Ludicrously, we’re already 45 games into the Premier League’s Project Restart. Can you even remember a time when those big weird seat-looking things they have at football stadiums weren’t covered up with slogan-daubed tarpaulins? Us neither. Can’t even remember what they used them for. Did they have people sitting there? Feels like they did, but that seems mad. There must have been thousands of them!
Anyway. Premier League football has been back for a while now in its new, altered form, and some of its new weirdnesses and ideas might actually be quite good. Others are bumwater. So which Project Restart innovations should we keep and which should we bin once the whole Covid mess is all sorted out. Let’s have a look…
Live games on FTA television
Easy one, this. Nice for everyone to get the chance to watch a bit of The Barclays, especially your father-in-law who seems to think it is specifically your fault that he can’t watch the football and the cricket because he doesn’t want one of those nasty dishes on his house, thank you very much. And if you can’t find joy in the idea of Bournemouth v Crystal Palace instantly becoming the most second-watched Premier League game ever in the UK, then you and I are very different people.
That frisson of excitement at the prospect of the phrase ‘quintuple substitution’ getting an airing was one of the best bits of some understandably if still annoyingly humdrum early games during Project Restart. It was a shame in a way that Ole Gunnar Solskjaer went right ahead and actually did it relatively early on, changing quite literally half his outfield players with 10 minutes to go with the game long won against Sheffield United. It was great to see but was never going to be quite as exciting in real life as it was in your head. Just another thing that made already pre-seasonish matches look and feel even more pre-seasonish. But still, you’ve got to be happy with any additional opportunities to use the word quintuple, and it was fun to discover that a quintuple substitution requires so much admin that Juan Mata’s introduction was technically a minute later than his four team-mates’.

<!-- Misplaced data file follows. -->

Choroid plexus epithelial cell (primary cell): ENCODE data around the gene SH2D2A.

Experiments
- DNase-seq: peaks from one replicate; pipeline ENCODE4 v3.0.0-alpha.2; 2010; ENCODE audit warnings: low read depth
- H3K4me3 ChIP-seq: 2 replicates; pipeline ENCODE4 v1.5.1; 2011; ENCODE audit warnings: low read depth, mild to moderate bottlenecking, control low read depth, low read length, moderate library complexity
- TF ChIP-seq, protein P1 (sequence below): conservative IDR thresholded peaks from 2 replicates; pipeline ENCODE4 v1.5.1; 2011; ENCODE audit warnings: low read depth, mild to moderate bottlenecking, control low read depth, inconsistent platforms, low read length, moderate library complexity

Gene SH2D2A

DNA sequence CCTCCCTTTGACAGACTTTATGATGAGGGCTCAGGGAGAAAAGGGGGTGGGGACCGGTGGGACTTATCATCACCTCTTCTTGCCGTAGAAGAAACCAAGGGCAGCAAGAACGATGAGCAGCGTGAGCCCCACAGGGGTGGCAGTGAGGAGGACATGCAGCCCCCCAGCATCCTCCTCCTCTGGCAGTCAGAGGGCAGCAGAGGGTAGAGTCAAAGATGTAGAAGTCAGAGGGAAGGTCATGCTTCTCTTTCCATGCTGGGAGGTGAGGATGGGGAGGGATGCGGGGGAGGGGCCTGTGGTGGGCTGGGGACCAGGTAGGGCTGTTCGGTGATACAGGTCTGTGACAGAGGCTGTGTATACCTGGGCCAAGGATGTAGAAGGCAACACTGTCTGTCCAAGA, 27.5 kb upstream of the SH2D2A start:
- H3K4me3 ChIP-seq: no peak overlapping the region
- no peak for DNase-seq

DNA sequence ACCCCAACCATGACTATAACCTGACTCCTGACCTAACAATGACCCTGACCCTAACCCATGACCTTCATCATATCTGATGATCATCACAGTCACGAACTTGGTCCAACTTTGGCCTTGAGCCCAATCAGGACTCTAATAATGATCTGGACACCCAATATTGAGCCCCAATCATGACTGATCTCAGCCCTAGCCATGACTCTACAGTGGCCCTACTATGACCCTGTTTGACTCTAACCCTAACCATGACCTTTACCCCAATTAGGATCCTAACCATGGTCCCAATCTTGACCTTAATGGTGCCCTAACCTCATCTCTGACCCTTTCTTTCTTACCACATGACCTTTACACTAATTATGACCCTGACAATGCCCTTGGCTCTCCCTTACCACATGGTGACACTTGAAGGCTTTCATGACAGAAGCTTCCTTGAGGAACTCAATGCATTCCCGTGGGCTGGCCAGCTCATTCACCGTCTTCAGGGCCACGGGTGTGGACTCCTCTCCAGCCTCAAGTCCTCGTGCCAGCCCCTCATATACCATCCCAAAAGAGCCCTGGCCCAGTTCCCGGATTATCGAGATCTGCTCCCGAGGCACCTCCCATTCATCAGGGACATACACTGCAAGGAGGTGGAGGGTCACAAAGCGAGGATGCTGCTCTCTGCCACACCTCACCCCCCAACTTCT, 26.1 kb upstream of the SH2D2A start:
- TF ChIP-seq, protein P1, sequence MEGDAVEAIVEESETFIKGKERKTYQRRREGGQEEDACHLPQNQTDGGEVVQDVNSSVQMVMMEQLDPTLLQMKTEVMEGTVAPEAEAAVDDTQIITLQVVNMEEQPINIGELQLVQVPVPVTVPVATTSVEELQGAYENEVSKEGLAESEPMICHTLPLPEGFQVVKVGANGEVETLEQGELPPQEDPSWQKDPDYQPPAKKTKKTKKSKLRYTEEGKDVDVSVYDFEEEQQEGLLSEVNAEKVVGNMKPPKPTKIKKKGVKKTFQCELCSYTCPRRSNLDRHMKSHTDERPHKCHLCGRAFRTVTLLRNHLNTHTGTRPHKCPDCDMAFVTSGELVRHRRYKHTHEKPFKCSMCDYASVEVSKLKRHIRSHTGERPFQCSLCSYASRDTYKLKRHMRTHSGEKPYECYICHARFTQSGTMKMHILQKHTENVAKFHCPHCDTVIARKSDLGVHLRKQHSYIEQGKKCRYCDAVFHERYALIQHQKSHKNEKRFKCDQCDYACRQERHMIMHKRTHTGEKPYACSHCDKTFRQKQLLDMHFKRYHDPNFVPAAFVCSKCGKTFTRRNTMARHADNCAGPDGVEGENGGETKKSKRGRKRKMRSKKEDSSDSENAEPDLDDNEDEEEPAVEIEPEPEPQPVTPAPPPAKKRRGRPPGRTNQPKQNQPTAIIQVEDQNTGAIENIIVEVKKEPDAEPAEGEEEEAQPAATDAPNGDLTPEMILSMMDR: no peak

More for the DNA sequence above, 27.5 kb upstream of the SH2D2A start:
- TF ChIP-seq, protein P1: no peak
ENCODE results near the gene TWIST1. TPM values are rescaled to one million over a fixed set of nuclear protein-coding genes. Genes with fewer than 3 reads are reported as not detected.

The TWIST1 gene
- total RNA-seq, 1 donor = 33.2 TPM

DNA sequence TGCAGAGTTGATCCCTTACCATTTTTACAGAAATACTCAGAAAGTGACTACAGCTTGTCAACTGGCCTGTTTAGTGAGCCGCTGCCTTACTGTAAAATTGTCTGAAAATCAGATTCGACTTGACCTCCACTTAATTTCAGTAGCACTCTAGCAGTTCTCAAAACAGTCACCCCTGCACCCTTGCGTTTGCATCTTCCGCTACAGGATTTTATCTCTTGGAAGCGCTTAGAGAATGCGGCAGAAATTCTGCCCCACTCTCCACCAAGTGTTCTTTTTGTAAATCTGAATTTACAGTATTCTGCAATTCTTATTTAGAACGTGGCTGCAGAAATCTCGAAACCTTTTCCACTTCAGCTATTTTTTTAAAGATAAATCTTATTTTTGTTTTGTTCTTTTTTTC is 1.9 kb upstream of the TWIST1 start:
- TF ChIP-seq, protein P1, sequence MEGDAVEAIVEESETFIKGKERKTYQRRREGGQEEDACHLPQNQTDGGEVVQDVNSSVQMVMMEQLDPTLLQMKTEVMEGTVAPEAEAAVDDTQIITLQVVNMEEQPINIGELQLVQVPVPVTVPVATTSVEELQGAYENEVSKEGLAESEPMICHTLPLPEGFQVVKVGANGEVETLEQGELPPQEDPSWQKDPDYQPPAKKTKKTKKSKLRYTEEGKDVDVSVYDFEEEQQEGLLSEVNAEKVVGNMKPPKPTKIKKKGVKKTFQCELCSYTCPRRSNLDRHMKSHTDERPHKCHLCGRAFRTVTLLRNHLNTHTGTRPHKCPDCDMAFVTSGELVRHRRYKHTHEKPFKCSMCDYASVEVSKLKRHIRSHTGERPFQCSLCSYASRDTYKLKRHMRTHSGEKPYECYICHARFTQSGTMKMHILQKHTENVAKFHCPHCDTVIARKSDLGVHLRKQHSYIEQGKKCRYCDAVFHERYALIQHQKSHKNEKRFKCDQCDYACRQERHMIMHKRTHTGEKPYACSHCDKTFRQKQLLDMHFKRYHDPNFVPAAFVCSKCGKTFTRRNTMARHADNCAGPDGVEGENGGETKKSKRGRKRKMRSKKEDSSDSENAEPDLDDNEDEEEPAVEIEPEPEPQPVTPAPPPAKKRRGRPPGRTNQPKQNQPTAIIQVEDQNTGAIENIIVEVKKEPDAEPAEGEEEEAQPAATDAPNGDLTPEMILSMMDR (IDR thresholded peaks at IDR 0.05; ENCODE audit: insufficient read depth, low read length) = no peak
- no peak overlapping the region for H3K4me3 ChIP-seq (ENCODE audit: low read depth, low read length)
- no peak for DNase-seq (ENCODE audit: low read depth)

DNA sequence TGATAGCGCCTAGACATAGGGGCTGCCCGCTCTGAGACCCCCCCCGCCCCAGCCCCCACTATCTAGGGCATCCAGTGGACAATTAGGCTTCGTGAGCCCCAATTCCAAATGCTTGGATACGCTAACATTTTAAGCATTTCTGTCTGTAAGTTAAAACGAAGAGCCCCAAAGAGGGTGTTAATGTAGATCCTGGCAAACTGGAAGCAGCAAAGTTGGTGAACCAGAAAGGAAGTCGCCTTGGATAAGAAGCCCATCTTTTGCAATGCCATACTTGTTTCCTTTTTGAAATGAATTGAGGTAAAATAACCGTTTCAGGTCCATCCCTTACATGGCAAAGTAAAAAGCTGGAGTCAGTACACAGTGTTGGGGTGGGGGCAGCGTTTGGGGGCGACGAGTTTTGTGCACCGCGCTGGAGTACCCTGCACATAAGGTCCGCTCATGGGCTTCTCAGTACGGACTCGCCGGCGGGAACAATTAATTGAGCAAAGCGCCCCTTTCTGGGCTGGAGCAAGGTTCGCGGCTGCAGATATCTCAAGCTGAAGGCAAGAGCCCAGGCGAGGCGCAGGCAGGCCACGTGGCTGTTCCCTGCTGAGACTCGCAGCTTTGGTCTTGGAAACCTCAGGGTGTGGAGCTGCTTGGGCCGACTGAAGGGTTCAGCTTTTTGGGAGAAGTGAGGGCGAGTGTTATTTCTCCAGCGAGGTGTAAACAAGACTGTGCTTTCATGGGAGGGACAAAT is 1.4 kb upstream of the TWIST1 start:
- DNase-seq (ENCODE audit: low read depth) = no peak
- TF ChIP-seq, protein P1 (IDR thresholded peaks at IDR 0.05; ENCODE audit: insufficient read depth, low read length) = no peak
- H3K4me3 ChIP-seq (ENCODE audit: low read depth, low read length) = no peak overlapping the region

— Charlie Ashcroft (@charlieashcroft) June 24, 2020
But there are other uses for the five subs, and they’re potentially more interesting than Ole’s Full House. It’s probably fair to say that no manager has fully explored the potential that five substitutes offers, but when they do, it could be an actual game-changer. Managers will have far more freedom to make brave and decisive tactical changes, knowing they can still make another one further down the line.
Specific players could be given specific roles for specific situations – let’s be honest, we’re talking about Erik Lamela jumping from the bench and shithousing his way to a yellow card in a harum-scarum 30-minute stint and then being subbed off himself here. Yes, there’s a clear argument here that it would just be another rule that favours the biggest clubs with the biggest and deepest squads, but it could be a really interesting test of managers’ ability to change games on the hop and we’d quite like to see how that turns out.
Different audio options
Opinion is divided about the fake crowd noise. Some people like being able to hear the shouts and instructions and, more often than not, panicked swears from the pitch and touchline. I find it all too eerie and bizarre without the fake crowd noise to remind me this is An Important Football Match.